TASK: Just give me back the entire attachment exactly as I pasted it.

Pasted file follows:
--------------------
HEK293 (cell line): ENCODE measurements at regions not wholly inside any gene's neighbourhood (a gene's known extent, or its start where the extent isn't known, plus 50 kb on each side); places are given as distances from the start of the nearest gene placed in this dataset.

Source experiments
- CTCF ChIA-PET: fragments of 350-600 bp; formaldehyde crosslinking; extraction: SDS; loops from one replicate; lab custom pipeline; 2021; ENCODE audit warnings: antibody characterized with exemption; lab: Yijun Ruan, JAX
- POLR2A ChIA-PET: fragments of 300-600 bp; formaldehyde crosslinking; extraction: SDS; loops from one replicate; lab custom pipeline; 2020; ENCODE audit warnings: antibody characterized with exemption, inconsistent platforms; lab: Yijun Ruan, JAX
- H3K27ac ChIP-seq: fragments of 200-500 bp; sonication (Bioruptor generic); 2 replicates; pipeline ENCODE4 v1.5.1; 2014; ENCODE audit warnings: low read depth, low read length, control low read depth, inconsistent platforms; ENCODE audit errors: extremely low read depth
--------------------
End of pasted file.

HEK293 (cell line): ENCODE measurements at regions not wholly inside any gene's neighbourhood (a gene's known extent, or its start where the extent isn't known, plus 50 kb on each side); places are given as distances from the start of the nearest gene placed in this dataset.

Source experiments
- CTCF ChIA-PET: fragments of 350-600 bp; formaldehyde crosslinking; extraction: SDS; loops from one replicate; lab custom pipeline; 2021; ENCODE audit warnings: antibody characterized with exemption; lab: Yijun Ruan, JAX
- POLR2A ChIA-PET: fragments of 300-600 bp; formaldehyde crosslinking; extraction: SDS; loops from one replicate; lab custom pipeline; 2020; ENCODE audit warnings: antibody characterized with exemption, inconsistent platforms; lab: Yijun Ruan, JAX
- H3K27ac ChIP-seq: fragments of 200-500 bp; sonication (Bioruptor generic); 2 replicates; pipeline ENCODE4 v1.5.1; 2014; ENCODE audit warnings: low read depth, low read length, control low read depth, inconsistent platforms; ENCODE audit errors: extremely low read depth